Thus begins my open letter to a disturbing number of pizza joints and red-sauce Italian-American restaurants: If your menu says “baked ziti,” the dish had better be baked ziti. Eight out of 10 times that I order it (in my un-scientific analysis), your server delivers me a plate of baked penne. Now, I know what you’re going to say I’m splitting hairs. I assure you that I am not.
I know my pasta shapes. I’ve been devouring virtually every geometric iteration available in the northeastern United States since the ’70s. Back then, we weren’t even calling it “pasta” yet: it was simply “macaroni.” (Up until at least the late ’80s, only cokehead elitist yuppies were calling it “pasta” in an effort to convince everyone of how worldly they were.) A ziti noodle is tubular, cylindrical in shape, sometimes with a slight curvature in its body. The ends are cut in a straight line, not on an angle like penne. The sides are typically smooth, though some versions have ridges. If they do, their box says “ziti rigati.” Sometimes the box will say “cut ziti” as well, since the noodles we’ve grown accustomed to have been chopped down from their original 10-inch length.
Growing up, our local sports leagues, houses of worship, and schools all held ziti dinners as fundraisers. They weren’t penne dinners. They weren’t even spaghetti dinners. They were ziti dinners. But in the past 25 to 30 years or so, ziti’s popularity started to recede and penne, for some reason, replaced it. If a trattoria or a pizzeria lists on its menu a pasta baked with mozzarella, tomato sauce, and sometimes ricotta, I’d wager my dinner on the assertion that they’d call it “ziti” and instead deliver me its pointy cousin.
Look, penne’s a perfectly acceptable and serviceable option. But it’s essentially the participation trophy of pasta. It’s boring. If there were a perfect sauce to go with it, it’d be meh-rinara.
Ziti, on the other hand, has so much going for it. I love the way it holds the sauce, some of which finds its way into the noodle’s pipe-like structure. Penne’s open ends tend to be a bit too narrow for that and the sharp edges are practically stabbing the sauce away. Ziti is also far more ricotta-friendly than penne. And, debate me on this all you want, but I will die on this hill: Ziti just tastes and maintains its consistency better when re-heated after a couple of days in the fridge. Hell, it’s even good cold.
The biggest feather in ziti’s cap, however, is its historical role as a baking pasta. (Watch Stanley Tucci and Tony Shalhoub make the Timpano in Big Night if you don’t believe me.) Ziti traditionally had served that purpose in Campania, its place of origin, where it frequently found its way on to the menu at wedding celebrations (zita derives from maccheroni della zita, “macaroni of the bride/young maiden/young girl,” in the southern Italian dialect)
That’s how it evolved into what we now know, in these parts, as baked ziti. Penne just doesn’t have that same history in the oven that ziti has.
A recent dinner outing with my parents restored my faith, somewhat, in the macaroni-making world. Bareli’s by the Sea in Spring Lake, New Jersey, offers its “Sunday Sauce And Ziti” every… well, Sunday. I was eager to order it, as I am any time I see Sunday gravy on a menu, but I was doubly so because of the type of pasta it promised—not to mention the fact that said pasta was smothered in a slow-cooked red sauce with meatballs, sausage, beef braciole, and spare ribs (and a wonderful dollop of ricotta). I didn’t want to be an asshole and ask the waiter if it was really ziti. I was pleasantly surprised when it arrived and it was everything it claimed to be. To make it with any other pasta would have been a rookie mistake—just as it would if it were baked.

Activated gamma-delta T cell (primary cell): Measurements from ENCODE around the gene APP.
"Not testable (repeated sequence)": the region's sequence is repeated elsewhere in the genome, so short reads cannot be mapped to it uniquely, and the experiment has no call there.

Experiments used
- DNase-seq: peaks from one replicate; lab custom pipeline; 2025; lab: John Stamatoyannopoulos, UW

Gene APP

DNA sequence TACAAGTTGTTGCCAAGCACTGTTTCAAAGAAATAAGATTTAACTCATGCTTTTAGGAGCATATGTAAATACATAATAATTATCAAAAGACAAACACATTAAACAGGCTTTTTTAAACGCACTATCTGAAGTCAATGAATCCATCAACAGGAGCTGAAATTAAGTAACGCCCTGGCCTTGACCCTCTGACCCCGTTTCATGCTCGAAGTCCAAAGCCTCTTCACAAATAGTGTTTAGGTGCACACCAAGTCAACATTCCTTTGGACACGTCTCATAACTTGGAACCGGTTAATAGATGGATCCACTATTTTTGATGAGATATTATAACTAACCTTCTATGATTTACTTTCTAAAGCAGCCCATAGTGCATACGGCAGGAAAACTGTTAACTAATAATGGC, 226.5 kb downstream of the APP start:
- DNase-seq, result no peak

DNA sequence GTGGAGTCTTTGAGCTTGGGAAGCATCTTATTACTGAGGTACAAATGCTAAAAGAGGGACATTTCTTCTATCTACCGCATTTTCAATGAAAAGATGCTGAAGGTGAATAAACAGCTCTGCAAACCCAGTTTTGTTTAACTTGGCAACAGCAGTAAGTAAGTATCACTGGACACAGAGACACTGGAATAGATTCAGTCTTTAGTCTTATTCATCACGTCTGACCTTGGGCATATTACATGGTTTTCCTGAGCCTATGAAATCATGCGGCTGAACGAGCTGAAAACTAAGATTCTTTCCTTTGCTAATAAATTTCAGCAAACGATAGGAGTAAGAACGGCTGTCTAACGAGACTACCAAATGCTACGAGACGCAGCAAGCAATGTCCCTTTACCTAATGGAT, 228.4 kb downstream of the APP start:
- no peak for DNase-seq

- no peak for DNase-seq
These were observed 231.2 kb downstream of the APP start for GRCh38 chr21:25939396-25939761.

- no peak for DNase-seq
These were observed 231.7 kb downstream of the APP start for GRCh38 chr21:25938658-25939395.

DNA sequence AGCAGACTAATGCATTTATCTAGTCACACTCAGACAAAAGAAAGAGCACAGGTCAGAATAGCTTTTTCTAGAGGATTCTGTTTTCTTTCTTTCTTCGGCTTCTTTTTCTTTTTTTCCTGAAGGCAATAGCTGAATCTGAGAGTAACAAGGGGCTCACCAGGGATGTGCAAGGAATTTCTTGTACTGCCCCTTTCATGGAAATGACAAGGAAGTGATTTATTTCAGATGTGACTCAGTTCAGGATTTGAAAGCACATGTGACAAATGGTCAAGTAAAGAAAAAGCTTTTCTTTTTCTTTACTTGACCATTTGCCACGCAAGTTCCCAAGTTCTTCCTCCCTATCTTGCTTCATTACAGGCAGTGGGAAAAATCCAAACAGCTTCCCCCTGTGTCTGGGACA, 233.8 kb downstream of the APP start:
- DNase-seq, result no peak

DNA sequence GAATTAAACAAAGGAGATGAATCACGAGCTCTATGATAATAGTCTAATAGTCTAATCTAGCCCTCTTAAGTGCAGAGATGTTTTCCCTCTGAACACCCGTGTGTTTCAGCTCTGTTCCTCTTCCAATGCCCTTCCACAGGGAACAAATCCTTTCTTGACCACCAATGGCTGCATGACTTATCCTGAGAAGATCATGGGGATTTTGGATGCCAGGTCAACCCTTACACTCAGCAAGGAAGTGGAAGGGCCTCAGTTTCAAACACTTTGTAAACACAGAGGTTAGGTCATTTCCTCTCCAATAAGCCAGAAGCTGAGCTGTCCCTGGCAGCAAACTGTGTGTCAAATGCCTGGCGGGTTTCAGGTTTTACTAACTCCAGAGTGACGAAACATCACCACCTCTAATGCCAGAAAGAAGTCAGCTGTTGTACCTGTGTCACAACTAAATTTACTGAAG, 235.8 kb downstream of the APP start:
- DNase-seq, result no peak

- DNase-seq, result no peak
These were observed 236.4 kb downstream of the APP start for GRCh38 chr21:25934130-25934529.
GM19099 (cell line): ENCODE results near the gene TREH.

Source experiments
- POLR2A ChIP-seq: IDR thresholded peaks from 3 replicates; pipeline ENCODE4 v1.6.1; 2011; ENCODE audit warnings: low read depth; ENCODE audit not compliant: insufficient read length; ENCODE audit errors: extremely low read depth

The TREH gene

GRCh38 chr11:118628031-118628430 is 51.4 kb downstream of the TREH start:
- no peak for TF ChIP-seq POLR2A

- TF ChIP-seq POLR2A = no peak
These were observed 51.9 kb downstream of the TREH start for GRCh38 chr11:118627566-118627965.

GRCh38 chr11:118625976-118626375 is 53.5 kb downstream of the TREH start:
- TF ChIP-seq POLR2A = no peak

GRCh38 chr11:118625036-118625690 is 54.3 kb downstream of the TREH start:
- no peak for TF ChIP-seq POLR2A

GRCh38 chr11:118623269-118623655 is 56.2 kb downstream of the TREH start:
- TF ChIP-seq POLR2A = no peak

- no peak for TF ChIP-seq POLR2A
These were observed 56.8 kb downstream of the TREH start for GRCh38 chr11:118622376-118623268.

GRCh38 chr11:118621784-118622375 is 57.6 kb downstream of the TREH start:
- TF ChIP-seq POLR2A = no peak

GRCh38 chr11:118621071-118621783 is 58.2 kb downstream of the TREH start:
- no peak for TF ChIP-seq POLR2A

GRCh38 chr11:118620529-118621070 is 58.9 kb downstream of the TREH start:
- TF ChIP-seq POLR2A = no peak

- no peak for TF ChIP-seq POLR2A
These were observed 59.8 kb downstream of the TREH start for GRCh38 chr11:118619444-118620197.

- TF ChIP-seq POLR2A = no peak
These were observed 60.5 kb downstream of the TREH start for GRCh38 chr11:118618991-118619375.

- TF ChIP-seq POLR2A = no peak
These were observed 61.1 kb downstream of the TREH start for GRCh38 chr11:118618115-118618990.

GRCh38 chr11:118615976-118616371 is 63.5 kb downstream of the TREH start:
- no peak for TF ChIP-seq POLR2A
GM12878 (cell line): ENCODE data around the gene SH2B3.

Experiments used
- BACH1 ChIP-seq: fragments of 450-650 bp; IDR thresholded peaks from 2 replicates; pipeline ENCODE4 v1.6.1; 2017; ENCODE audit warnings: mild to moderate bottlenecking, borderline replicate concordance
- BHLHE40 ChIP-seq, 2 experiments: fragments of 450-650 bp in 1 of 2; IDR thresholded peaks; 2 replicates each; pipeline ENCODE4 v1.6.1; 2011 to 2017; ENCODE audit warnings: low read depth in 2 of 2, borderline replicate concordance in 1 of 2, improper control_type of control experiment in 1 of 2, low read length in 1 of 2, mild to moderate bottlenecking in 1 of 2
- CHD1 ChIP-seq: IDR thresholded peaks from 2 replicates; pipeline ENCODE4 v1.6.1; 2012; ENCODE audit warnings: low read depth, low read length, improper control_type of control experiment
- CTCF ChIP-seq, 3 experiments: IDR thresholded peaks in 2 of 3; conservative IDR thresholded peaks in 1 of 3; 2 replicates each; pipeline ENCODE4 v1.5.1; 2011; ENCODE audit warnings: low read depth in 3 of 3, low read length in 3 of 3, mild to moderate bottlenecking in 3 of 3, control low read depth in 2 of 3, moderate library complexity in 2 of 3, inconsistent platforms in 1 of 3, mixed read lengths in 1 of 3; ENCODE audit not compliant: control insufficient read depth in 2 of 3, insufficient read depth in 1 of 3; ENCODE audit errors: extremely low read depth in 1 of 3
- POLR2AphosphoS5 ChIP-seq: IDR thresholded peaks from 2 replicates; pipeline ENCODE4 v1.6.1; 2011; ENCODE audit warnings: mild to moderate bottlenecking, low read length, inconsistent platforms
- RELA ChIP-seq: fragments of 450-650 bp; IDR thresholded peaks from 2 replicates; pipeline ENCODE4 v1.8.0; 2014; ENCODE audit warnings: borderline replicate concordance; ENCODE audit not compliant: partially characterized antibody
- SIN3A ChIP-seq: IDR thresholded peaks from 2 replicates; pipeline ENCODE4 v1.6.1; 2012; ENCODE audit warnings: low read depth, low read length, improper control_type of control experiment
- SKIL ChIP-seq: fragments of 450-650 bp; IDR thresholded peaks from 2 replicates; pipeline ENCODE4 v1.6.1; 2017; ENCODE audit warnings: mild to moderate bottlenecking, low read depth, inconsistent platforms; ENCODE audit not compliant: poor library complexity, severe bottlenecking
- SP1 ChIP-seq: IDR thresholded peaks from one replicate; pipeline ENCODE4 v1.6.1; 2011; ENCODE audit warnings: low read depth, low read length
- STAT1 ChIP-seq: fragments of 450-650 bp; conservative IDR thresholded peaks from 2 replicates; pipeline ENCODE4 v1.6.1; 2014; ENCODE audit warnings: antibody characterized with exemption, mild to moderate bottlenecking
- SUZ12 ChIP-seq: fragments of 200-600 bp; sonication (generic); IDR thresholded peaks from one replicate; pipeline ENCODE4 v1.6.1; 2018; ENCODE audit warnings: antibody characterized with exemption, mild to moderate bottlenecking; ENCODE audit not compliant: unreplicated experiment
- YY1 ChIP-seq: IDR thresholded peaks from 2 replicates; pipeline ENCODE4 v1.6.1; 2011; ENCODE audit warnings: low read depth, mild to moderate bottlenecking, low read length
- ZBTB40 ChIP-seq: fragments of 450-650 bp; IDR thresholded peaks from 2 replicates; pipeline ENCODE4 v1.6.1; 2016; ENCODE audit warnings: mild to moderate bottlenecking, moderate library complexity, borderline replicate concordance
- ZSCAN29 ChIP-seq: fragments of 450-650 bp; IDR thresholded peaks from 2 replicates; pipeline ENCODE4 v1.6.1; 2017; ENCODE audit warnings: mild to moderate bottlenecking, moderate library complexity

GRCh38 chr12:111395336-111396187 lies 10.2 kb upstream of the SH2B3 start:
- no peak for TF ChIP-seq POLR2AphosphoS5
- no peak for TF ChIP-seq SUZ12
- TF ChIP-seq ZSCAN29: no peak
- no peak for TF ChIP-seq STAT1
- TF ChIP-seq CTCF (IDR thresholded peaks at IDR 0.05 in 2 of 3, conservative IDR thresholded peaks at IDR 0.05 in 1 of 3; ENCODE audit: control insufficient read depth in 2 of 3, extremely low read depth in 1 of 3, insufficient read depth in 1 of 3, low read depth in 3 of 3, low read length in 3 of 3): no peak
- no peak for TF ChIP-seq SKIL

Yours in gluttony,
- 2 pounds ziti (use penne and you’re dead to me)
- 1 pound ricotta cheese
- 1 1/2 pounds mozzarella, shredded or thinly sliced
- 4 Tbsp. grated Parmigiano Reggiano or Pecorino Romano
- 84 oz. tomato sauce, meat or marinara (Please don’t use a jarred sauce. Now’s the time to whip up a batch using your favorite recipe.)
- 1/4 cup fresh parsley, finely chopped
Preheat oven to 350 degrees Fahrenheit. On the stove, bring a large stock pot of water to a boil. When it reaches the boiling point, add six teaspoons of salt to the water. Add the ziti. Cook only for a few minutes, until it softens up, but is still a couple notches from reaching al dente. Strain into colander, recapturing some of the pasta water in a measuring cup.
In a large bowl, stir the pasta with the ricotta and parsley until the ingredients are evenly distributed across all of the noodles. Pour about a quarter of the sauce across the bottom of a large baking dish and then spread about a third of the ziti/ricotta/parsley mixture on top of the sauce. Sprinkle on a little of the pasta water, but don’t drown it (repeat this step after each layer). Spread a third of the thinly sliced or shredded mozzarella across the top of that layer.
Cover that with an additional quarter of sauce. Add another third of ziti/ricotta/parsley mixture on top of that. Spread another third of mozzarella across the top of that layer. Cover with another quarter of sauce. Top with remaining ziti/ricotta/parsley mix, sauce and mozzarella, in that order.
Cover dish with foil and bake in the oven for 50 minutes to an hour. Use a meat thermometer at about the 40-minute mark to test the center and adjust cooking time accordingly. Serve, and avoid looking at a scale for several days.